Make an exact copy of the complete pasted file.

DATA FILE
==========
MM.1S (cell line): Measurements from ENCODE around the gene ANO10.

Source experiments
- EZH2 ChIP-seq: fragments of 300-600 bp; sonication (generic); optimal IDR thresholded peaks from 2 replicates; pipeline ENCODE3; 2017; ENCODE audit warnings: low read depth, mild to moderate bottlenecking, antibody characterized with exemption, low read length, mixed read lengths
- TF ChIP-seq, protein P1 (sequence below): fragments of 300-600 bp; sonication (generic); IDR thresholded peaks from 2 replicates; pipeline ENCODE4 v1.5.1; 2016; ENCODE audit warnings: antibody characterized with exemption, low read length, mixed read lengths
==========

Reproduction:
MM.1S (cell line): Measurements from ENCODE around the gene ANO10.

Source experiments
- EZH2 ChIP-seq: fragments of 300-600 bp; sonication (generic); optimal IDR thresholded peaks from 2 replicates; pipeline ENCODE3; 2017; ENCODE audit warnings: low read depth, mild to moderate bottlenecking, antibody characterized with exemption, low read length, mixed read lengths
- TF ChIP-seq, protein P1 (sequence below): fragments of 300-600 bp; sonication (generic); IDR thresholded peaks from 2 replicates; pipeline ENCODE4 v1.5.1; 2016; ENCODE audit warnings: antibody characterized with exemption, low read length, mixed read lengths